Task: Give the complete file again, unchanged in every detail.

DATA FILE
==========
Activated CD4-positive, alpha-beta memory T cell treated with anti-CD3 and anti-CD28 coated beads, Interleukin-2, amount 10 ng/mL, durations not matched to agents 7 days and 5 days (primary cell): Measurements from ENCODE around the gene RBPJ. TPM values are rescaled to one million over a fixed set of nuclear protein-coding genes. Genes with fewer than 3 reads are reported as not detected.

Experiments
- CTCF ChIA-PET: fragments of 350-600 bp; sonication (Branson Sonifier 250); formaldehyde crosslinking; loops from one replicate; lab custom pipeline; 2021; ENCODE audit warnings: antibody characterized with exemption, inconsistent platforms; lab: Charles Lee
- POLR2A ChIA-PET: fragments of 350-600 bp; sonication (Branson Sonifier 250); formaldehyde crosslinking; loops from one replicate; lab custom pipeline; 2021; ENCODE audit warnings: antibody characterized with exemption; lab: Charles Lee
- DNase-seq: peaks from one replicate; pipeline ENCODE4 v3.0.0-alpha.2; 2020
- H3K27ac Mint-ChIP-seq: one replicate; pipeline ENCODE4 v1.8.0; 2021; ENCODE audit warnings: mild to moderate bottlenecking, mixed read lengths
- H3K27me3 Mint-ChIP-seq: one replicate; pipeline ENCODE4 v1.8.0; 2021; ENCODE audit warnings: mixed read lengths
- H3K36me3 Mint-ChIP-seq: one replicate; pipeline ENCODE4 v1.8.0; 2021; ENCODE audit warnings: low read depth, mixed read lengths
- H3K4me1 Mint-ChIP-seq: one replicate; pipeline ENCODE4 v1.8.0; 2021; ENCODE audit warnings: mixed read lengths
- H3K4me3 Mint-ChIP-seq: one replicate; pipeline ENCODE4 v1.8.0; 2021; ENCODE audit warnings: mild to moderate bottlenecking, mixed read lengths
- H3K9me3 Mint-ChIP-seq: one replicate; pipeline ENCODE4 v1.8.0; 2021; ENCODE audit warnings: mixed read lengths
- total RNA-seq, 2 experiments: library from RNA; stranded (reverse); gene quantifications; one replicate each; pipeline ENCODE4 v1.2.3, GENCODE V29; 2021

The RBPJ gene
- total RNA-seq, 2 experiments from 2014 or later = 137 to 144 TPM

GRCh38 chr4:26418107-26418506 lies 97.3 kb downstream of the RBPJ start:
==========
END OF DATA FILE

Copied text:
Activated CD4-positive, alpha-beta memory T cell treated with anti-CD3 and anti-CD28 coated beads, Interleukin-2, amount 10 ng/mL, durations not matched to agents 7 days and 5 days (primary cell): Measurements from ENCODE around the gene RBPJ. TPM values are rescaled to one million over a fixed set of nuclear protein-coding genes. Genes with fewer than 3 reads are reported as not detected.

Experiments
- CTCF ChIA-PET: fragments of 350-600 bp; sonication (Branson Sonifier 250); formaldehyde crosslinking; loops from one replicate; lab custom pipeline; 2021; ENCODE audit warnings: antibody characterized with exemption, inconsistent platforms; lab: Charles Lee
- POLR2A ChIA-PET: fragments of 350-600 bp; sonication (Branson Sonifier 250); formaldehyde crosslinking; loops from one replicate; lab custom pipeline; 2021; ENCODE audit warnings: antibody characterized with exemption; lab: Charles Lee
- DNase-seq: peaks from one replicate; pipeline ENCODE4 v3.0.0-alpha.2; 2020
- H3K27ac Mint-ChIP-seq: one replicate; pipeline ENCODE4 v1.8.0; 2021; ENCODE audit warnings: mild to moderate bottlenecking, mixed read lengths
- H3K27me3 Mint-ChIP-seq: one replicate; pipeline ENCODE4 v1.8.0; 2021; ENCODE audit warnings: mixed read lengths
- H3K36me3 Mint-ChIP-seq: one replicate; pipeline ENCODE4 v1.8.0; 2021; ENCODE audit warnings: low read depth, mixed read lengths
- H3K4me1 Mint-ChIP-seq: one replicate; pipeline ENCODE4 v1.8.0; 2021; ENCODE audit warnings: mixed read lengths
- H3K4me3 Mint-ChIP-seq: one replicate; pipeline ENCODE4 v1.8.0; 2021; ENCODE audit warnings: mild to moderate bottlenecking, mixed read lengths
- H3K9me3 Mint-ChIP-seq: one replicate; pipeline ENCODE4 v1.8.0; 2021; ENCODE audit warnings: mixed read lengths
- total RNA-seq, 2 experiments: library from RNA; stranded (reverse); gene quantifications; one replicate each; pipeline ENCODE4 v1.2.3, GENCODE V29; 2021

The RBPJ gene
- total RNA-seq, 2 experiments from 2014 or later = 137 to 144 TPM

GRCh38 chr4:26418107-26418506 lies 97.3 kb downstream of the RBPJ start: